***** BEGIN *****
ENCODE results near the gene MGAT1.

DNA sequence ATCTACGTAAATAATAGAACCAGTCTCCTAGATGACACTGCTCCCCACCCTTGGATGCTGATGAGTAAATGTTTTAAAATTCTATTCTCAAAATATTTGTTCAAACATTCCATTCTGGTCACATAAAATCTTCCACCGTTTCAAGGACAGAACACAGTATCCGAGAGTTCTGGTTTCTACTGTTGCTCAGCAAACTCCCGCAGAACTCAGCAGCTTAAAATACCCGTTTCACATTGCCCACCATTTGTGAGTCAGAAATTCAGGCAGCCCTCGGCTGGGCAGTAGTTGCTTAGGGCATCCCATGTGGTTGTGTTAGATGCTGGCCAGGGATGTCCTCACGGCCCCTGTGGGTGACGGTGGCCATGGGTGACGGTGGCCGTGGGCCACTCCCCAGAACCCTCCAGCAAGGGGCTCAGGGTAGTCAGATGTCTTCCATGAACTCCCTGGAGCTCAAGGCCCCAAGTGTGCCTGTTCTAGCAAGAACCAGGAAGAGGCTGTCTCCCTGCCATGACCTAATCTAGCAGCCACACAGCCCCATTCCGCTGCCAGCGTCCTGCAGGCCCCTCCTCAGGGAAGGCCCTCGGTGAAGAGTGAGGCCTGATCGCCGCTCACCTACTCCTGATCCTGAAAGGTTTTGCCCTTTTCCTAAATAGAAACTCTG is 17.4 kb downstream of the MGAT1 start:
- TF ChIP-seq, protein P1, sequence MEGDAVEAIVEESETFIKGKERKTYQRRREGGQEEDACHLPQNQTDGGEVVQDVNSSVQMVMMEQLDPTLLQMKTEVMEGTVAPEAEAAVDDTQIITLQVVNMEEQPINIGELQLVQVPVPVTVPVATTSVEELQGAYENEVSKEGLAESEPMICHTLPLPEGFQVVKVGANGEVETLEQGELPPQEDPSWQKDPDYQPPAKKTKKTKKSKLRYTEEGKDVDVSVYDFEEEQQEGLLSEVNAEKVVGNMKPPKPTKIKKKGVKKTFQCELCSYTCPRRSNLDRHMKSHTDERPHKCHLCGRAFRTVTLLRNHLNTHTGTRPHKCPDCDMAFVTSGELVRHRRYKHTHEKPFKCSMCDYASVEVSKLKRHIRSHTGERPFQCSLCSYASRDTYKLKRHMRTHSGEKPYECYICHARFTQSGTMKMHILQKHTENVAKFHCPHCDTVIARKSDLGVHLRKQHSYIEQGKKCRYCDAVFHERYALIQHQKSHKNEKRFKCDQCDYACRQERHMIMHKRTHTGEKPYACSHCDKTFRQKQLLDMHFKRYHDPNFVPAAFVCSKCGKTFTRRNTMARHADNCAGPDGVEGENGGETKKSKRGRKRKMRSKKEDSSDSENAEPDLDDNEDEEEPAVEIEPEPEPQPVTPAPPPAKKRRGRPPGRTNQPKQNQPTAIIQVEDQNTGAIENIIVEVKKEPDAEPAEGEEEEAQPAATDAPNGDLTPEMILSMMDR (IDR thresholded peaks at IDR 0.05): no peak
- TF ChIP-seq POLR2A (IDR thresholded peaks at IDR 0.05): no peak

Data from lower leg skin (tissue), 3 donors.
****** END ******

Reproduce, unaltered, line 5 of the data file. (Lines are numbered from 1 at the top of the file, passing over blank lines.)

Data from lower leg skin (tissue), 3 donors.